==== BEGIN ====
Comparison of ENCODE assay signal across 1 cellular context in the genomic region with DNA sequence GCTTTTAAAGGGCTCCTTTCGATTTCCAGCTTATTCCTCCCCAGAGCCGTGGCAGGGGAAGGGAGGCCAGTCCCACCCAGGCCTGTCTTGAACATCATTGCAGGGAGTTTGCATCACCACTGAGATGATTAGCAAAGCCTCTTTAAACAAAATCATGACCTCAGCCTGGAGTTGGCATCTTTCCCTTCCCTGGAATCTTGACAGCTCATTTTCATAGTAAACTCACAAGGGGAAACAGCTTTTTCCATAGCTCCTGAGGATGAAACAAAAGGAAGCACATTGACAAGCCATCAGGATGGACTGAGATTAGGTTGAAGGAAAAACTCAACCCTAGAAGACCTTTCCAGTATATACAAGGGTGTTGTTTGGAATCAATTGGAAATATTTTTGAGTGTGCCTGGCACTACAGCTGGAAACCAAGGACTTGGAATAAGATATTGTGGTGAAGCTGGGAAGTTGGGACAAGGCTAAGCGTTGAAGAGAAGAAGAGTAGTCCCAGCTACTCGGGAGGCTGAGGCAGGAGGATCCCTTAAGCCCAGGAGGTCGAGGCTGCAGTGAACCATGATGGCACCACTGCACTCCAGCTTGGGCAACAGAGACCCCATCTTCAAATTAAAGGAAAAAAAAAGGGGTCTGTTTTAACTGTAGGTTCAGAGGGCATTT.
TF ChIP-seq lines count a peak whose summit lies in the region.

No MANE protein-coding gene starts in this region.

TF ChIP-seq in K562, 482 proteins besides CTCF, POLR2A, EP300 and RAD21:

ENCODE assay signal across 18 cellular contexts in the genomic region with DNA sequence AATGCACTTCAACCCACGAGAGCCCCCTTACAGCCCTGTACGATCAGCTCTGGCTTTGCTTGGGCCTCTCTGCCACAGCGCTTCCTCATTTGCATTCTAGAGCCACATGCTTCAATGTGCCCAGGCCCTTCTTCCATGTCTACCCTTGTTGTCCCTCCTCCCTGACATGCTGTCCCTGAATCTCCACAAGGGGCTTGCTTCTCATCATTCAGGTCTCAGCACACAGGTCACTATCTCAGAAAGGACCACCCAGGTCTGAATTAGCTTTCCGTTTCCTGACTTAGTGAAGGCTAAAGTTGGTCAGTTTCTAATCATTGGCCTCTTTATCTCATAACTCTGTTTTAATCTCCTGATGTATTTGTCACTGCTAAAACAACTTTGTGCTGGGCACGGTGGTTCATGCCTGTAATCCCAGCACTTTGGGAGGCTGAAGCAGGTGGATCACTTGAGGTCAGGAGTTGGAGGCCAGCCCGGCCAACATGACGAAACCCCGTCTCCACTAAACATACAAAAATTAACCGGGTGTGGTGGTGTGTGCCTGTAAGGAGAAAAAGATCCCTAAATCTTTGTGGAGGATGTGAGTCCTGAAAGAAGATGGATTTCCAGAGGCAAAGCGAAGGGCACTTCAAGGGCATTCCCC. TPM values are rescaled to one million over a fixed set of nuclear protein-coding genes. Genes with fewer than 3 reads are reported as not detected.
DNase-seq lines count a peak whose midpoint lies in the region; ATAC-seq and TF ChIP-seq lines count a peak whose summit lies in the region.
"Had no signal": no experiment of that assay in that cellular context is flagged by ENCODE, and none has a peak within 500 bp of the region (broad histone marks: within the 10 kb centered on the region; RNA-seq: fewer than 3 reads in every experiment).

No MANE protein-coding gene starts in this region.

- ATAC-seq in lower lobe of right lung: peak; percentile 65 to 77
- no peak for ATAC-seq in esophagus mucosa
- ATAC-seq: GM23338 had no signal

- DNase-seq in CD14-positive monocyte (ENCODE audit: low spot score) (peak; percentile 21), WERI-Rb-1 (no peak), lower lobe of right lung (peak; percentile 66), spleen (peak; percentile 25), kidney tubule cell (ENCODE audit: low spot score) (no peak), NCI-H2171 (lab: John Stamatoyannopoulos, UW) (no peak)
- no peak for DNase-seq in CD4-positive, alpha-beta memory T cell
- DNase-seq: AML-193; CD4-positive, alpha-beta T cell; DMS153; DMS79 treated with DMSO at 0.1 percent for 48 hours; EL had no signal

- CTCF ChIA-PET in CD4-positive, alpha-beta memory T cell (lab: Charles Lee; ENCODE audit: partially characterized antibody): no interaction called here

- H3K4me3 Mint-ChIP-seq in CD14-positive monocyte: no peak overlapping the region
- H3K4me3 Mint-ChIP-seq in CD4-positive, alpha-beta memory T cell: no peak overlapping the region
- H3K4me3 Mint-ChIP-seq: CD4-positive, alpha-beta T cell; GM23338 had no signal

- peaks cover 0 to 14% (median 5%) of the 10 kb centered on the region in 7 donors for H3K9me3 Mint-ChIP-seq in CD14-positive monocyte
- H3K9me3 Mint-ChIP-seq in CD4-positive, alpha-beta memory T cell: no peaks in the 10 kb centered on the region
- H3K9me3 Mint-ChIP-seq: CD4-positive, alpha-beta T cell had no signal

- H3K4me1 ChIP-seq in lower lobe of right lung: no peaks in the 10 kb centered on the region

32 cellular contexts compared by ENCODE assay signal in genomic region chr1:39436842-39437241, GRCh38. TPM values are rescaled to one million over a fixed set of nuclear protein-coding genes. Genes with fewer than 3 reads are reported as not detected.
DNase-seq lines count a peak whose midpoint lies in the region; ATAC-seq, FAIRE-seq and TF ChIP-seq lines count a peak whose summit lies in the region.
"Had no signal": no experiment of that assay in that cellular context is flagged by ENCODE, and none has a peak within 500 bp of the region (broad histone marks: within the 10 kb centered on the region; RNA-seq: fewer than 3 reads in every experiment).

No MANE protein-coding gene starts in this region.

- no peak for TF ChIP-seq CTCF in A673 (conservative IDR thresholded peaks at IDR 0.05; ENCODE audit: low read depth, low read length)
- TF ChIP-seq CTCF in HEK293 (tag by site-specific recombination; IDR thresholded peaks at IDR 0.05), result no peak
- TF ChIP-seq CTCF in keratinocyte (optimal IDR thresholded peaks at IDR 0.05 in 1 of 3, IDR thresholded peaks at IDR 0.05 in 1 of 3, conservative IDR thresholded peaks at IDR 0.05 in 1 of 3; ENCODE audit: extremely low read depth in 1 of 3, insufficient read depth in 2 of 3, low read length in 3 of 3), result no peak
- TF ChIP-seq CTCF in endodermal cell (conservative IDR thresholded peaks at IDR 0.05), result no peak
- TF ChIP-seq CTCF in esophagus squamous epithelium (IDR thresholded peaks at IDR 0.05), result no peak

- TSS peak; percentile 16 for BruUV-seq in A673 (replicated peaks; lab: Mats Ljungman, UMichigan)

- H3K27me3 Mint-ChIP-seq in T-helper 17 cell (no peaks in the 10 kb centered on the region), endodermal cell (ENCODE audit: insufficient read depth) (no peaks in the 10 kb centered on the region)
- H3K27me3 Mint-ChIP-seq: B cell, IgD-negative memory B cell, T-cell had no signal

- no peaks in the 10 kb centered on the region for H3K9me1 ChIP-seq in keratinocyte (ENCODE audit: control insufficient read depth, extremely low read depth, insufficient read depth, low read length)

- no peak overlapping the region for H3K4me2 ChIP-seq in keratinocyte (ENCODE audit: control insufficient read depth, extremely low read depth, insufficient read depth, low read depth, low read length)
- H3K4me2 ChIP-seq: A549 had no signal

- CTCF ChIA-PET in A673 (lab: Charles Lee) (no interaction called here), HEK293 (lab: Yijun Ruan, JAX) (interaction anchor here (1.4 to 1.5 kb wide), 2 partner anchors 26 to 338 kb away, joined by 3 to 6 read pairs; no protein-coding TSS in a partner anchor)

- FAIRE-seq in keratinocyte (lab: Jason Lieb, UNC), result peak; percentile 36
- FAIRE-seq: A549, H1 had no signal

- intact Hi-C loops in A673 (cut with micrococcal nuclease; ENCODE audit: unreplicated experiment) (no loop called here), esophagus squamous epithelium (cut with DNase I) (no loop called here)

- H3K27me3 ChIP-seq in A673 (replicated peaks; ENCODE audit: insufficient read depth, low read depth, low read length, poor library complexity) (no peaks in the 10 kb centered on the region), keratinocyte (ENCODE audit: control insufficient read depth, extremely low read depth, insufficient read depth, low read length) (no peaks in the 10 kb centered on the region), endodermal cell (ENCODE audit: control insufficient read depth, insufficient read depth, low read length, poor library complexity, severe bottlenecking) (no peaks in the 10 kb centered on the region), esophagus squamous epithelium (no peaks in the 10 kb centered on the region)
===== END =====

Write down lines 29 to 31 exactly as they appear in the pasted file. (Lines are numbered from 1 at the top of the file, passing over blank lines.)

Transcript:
- TF ChIP-seq CTCF in keratinocyte (optimal IDR thresholded peaks at IDR 0.05 in 1 of 3, IDR thresholded peaks at IDR 0.05 in 1 of 3, conservative IDR thresholded peaks at IDR 0.05 in 1 of 3; ENCODE audit: extremely low read depth in 1 of 3, insufficient read depth in 2 of 3, low read length in 3 of 3), result no peak
- TF ChIP-seq CTCF in endodermal cell (conservative IDR thresholded peaks at IDR 0.05), result no peak
- TF ChIP-seq CTCF in esophagus squamous epithelium (IDR thresholded peaks at IDR 0.05), result no peak